Issued by My Vote Counts on 3 March 2023
First published on My Vote Counts
Yesterday, the IEC published the political party funding disclosures covering October – December 2022. Significantly, the ANC disclosed R32-million, from just three donors. This makes up 80% of the total donations parties disclosed and is expected, considering the party held its 55th National Conference in the period.
The disclosures also came a few days after the ANC revived its campaign to amend the Political Party Funding Act (PPFA) by instructing its MPs to initiate the process to expand the funding thresholds and limitations in the PPFA. This is completely unjustified, is an attempt to evade transparency, and blatantly contradicts the party’s mandate on funding and sustainability.
The governing party wants the minimum amount that can be declared increased from R100 000 to up to R500 000. For this period’s disclosures, it would mean we wouldn’t see 50% of the donors.
The party is also considering scrapping the annual cap a party can receive from a single donor, which is currently capped at R15-million. In this period, the ANC disclosed R15-million each from Shell-linked Batho Batho Trust and Russia-linked United Manganese of Kalahari. Both donors would have obvious interests in influencing the party’s and government’s decisions. Expanding the annual cap would allow donors like them to wield absurd amounts of influence over decisions that affect all of us.
Expanding the thresholds will take us back to secrecy in our politics and will see the grip that private capital has on our politics strengthened and expanded.
The funding crisis pre-dates the PPFA
The ANC has justified its attempts to undermine the PPFA by placing the blame on the act for their financial crisis. However, the party’s financial woes already emerged in 2014 when it was unable to pay its staff salaries for a few months, and planned on laying off almost half its staff. Next, the party recognised that its finances were in dire state at its 2017 conference, when the Treasurer-General reported that it faced a tax bill of R80-million. Four years later, ANC and state president Cyril Ramaphosa put the PPFA into operation.
The ANC’s financial crisis has little to do with party funding legislation. Changing the act, therefore, will not help it emerge out of its crisis but will, in fact, renege on its stated commitment to transparency.
Contradicting its mandate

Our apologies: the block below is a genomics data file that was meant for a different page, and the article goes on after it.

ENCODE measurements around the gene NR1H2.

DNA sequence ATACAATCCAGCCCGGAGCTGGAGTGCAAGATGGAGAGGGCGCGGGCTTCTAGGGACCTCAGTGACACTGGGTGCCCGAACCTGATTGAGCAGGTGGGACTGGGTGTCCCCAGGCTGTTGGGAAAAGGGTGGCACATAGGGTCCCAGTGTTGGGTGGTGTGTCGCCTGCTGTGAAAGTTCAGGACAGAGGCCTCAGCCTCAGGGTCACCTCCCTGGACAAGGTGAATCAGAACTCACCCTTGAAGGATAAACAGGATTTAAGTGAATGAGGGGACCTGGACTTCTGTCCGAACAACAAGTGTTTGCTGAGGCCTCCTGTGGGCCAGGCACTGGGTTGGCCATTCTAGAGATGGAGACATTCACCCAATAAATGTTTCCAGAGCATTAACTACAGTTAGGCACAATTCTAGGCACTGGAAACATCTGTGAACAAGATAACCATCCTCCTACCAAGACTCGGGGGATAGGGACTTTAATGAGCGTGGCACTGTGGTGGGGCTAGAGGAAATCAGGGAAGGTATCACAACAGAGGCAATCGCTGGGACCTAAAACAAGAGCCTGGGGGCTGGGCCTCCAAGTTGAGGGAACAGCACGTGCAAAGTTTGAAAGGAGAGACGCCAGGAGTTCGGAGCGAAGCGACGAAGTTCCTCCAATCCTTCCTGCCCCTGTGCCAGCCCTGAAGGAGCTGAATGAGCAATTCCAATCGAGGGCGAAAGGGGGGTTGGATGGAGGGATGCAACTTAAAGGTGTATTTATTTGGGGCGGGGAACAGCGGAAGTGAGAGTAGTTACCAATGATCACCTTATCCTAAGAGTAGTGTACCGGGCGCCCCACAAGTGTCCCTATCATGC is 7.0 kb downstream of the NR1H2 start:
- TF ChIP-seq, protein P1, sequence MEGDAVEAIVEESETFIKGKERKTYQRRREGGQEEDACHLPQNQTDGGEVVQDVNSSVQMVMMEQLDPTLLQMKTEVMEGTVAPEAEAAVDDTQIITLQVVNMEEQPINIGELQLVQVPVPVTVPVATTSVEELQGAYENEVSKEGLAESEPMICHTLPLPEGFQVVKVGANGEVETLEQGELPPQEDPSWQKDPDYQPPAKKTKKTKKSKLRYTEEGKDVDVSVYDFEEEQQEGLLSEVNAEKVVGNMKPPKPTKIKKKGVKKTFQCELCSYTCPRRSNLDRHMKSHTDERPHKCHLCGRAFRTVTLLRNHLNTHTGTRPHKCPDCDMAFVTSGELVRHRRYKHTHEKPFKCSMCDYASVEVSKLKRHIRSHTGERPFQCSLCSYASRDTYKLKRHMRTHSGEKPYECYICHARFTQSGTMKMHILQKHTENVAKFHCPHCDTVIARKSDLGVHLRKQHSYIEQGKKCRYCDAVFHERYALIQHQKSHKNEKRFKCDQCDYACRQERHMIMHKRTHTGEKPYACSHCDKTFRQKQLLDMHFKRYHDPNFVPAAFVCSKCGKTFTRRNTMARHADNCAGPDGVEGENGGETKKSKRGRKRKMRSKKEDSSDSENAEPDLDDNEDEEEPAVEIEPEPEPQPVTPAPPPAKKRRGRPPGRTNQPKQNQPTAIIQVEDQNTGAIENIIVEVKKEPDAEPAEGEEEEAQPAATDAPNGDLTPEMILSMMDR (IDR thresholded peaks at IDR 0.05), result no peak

At its National Conference which concluded recently, the ANC recognised that:
- Its heavy reliance on private donor funding is a threat to its overall financial stability and sustainability.
- When private entities fund political parties, they often do so to serve their own interests.
- Some private donors have funded the party with an expectation to receive benefits through corruption.
- Political parties exist as public entities.
The PPFA, and its funding thresholds, exists to address most of these concerns. The act:
- limits the influence of wealthy private entities and protects the independence of political parties by placing an annual cap on the amount that donors can donate to parties.
- deters corruption by enforcing a transparency framework in how parties are funded.
- ensures an element of public accountability on the internal workings of political parties.
Therefore, the party’s recent instruction to its MPs to call for an expansion or eradication of the funding thresholds is egregious and defies its own mandate.
Additionally, the conference resolved that the state must fully fund political parties. Indeed, this could ensure greater transparency and public accountability and will limit the use of money to unduly influence our politics.
The ANC’s National Conference is its highest decision-making body. To defy its own resolutions is to undermine the integrity of the party.
The party’s leadership has no choice but to realise its commitments towards transparency and public accountability in relation to party finances. It must, instead, work towards a public funding model that recognises political parties as public entities and promotes their sustainability.
Attempts to undermine the PPFA will take us back to secrecy and is a threat to a key tenet of our democracy — the people must govern. We call on all political parties to put the interests of the people before the interests of wealthy elites and reject these attempts.